My Lords, that was indeed a passionate speech.
When I was a first-year law student at Hertford College, Oxford, we learned that apparently the Roman Emperor Caligula ordered that laws should be displayed in small letters as high up as possible to make it difficult for people to know their legal rights and obligations. Amendment 3 focuses attention on an extraordinary provision in this Bill—paragraph 4(2) of Schedule 1—which, if enacted, will make it impossible for people today to understand their legal rights and obligations.
Paragraph 4 is concerned with the EU regulation on free movement of workers. Paragraph 4(1) is a model of clarity; it says that Article 1 of the regulation “is omitted”. However, paragraph 4(2) displays the parliamentary draftsman at his or her most coy. It is so extraordinary that it must be read out:
“The other provisions of the Workers Regulation cease to apply so far as—
(a) they are inconsistent with any provision made by or under the Immigration Acts (including, and as amended by, this Act), or
(b) they are otherwise capable of affecting the interpretation, application or operation of any such provision.”
It is simply not acceptable that when people want to know whether a provision of an EU regulation continues to apply, they must ask themselves whether the provision is
“capable of affecting the interpretation, application or operation" of a provision of the immigration Acts. This is drafting so opaque that it puts a brick wall between the individual and the law which applies to him or her. It is drafting so lazy that it is comatose. The same woeful drafting technique also appears in paragraph 6(1) of Schedule 1, a provision addressed in Amendments 4 and 5 in this group tabled by the noble Baroness, Lady Hamwee, which I support. If the Government want to ensure that provisions of a regulation cease to apply, they should say so with clarity.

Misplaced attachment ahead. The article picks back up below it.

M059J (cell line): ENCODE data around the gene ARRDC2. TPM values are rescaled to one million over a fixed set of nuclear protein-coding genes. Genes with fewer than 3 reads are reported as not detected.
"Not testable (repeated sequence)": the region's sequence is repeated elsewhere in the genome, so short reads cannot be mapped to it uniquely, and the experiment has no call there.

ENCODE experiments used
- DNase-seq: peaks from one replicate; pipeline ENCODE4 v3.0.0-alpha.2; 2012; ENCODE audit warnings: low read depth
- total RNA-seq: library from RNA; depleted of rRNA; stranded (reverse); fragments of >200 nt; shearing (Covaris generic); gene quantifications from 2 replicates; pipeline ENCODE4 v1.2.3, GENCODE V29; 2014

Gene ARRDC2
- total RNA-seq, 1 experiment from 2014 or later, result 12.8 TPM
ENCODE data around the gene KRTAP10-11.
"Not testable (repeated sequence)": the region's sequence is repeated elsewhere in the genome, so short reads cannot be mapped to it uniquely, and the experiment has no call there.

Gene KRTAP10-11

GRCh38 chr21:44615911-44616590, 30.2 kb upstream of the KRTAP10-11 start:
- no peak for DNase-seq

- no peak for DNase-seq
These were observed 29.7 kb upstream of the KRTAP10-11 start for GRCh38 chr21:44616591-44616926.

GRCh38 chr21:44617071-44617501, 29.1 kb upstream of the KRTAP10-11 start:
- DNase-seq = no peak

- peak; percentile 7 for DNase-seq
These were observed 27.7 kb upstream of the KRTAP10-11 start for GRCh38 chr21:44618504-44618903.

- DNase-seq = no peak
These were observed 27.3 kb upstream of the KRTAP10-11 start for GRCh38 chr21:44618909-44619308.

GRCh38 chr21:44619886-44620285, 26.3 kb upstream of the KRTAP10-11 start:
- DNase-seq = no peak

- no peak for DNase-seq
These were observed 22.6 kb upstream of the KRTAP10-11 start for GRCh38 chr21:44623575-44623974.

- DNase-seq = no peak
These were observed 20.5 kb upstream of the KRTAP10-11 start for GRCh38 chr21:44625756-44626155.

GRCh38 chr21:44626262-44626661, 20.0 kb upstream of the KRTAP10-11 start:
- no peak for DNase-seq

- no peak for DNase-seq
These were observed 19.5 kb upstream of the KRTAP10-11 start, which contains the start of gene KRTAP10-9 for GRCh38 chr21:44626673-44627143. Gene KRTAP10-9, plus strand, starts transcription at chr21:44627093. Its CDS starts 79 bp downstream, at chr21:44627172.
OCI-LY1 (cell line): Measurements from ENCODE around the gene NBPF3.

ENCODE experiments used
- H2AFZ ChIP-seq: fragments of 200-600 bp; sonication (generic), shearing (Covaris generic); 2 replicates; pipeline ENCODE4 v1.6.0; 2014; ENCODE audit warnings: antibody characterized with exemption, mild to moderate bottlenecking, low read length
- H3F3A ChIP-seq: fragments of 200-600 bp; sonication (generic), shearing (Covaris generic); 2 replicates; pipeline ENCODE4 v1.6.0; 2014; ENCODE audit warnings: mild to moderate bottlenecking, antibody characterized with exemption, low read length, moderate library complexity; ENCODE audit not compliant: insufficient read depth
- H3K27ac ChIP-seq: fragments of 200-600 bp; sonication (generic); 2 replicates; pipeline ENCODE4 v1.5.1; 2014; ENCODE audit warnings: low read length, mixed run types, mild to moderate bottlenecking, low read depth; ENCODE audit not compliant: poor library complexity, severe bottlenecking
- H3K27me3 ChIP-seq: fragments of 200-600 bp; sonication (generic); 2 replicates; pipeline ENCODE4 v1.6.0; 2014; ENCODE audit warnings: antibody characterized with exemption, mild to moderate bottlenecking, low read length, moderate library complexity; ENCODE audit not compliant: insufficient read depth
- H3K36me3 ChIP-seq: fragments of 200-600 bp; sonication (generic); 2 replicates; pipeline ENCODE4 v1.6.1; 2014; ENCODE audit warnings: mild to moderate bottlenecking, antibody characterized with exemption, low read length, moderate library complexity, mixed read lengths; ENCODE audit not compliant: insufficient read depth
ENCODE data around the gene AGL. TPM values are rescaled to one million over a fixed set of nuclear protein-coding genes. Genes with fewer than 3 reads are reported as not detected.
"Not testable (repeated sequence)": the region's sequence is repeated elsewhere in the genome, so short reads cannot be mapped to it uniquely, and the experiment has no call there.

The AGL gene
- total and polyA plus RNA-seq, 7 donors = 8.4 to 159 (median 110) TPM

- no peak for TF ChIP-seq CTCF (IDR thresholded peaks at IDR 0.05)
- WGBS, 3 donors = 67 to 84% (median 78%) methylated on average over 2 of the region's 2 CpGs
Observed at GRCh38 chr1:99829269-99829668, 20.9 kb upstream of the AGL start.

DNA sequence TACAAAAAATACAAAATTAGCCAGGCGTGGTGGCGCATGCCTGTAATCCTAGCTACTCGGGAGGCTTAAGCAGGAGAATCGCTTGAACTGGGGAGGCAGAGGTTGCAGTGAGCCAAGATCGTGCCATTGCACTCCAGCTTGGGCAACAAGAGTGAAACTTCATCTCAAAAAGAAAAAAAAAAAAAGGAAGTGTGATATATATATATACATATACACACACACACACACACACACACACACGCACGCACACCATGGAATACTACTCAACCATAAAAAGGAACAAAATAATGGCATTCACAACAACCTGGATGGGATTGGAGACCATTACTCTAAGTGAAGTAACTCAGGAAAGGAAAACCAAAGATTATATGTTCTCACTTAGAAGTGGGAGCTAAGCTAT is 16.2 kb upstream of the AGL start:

Amendment 3 is in my name, and in the names of two other members of your Lordships’ Constitution Committee, the noble Baroness, Lady Taylor of Bolton, our chair, and the noble Lord, Lord Beith. The Constitution Committee’s report, published last week, drew attention to paragraph 4(2) of Schedule 1 as unacceptably vague and inevitably productive of legal uncertainty. We quoted the evidence given to the Commons Public Bill Committee by Adrian Berry, the barrister chair of the Immigration Law Practitioners’ Association. He said of this provision:
“You need to make better laws. Make it certain and put on the face of the Bill those things that you think are going to be disapplied because they are inconsistent with immigration provisions.”—[Official Report, Commons, Immigration and Social Security Co-ordination (EU Withdrawal) Bill Committee, 9/6/20; col. 52.]
I agree. Basic standards of legislative drafting need to be upheld. Paragraph 4(2) of Schedule 1 is way below what is acceptable. I can think of no precedent for such a provision.
I hope that the Minister says that she understands the objection to this provision and that she will bring forward a suitable amendment on Report. I give due warning that if the Government do not address this concern, and if other noble Lords share my concern, I will return to this topic on Report.